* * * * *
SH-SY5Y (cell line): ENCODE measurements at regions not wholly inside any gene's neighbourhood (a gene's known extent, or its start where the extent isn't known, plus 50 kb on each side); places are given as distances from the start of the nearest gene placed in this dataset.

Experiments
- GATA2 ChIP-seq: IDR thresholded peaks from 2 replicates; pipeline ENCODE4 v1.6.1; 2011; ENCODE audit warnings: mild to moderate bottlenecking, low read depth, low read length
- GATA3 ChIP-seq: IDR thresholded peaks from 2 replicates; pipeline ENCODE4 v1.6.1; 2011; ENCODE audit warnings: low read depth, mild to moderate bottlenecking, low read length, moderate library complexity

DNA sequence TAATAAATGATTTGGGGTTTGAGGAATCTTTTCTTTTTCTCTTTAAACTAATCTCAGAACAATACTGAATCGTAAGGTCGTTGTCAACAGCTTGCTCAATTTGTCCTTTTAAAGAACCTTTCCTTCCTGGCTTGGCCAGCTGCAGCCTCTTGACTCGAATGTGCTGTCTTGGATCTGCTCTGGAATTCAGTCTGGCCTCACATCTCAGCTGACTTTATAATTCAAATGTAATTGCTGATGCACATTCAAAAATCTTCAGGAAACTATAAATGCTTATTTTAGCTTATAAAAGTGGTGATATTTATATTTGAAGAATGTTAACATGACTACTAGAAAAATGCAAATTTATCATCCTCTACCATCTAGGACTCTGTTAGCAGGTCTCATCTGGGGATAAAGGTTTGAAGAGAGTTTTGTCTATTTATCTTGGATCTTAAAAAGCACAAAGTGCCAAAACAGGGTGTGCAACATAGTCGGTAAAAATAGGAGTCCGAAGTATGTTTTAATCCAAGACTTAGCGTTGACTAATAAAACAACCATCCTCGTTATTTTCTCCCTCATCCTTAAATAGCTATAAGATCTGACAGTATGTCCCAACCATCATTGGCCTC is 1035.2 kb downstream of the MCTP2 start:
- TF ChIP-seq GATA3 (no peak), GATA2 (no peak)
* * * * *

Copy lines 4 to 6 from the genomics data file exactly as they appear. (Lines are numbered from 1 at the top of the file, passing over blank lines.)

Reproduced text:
- GATA3 ChIP-seq: IDR thresholded peaks from 2 replicates; pipeline ENCODE4 v1.6.1; 2011; ENCODE audit warnings: low read depth, mild to moderate bottlenecking, low read length, moderate library complexity

DNA sequence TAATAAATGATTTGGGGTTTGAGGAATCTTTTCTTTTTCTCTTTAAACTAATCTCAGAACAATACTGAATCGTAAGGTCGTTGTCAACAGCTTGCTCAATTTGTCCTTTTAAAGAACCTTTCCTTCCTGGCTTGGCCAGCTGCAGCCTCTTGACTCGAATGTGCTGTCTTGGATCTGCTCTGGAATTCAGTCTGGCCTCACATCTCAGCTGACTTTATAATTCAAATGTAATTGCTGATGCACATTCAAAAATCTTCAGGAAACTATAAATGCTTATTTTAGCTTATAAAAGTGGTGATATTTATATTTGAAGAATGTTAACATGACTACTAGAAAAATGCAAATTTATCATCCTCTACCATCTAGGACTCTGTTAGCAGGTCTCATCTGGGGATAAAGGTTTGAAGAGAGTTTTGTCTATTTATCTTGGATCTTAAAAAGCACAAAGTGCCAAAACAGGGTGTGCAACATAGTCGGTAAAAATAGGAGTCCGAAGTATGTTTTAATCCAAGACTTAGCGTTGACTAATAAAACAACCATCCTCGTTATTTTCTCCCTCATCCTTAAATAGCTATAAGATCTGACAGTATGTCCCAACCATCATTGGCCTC is 1035.2 kb downstream of the MCTP2 start:
- TF ChIP-seq GATA3 (no peak), GATA2 (no peak)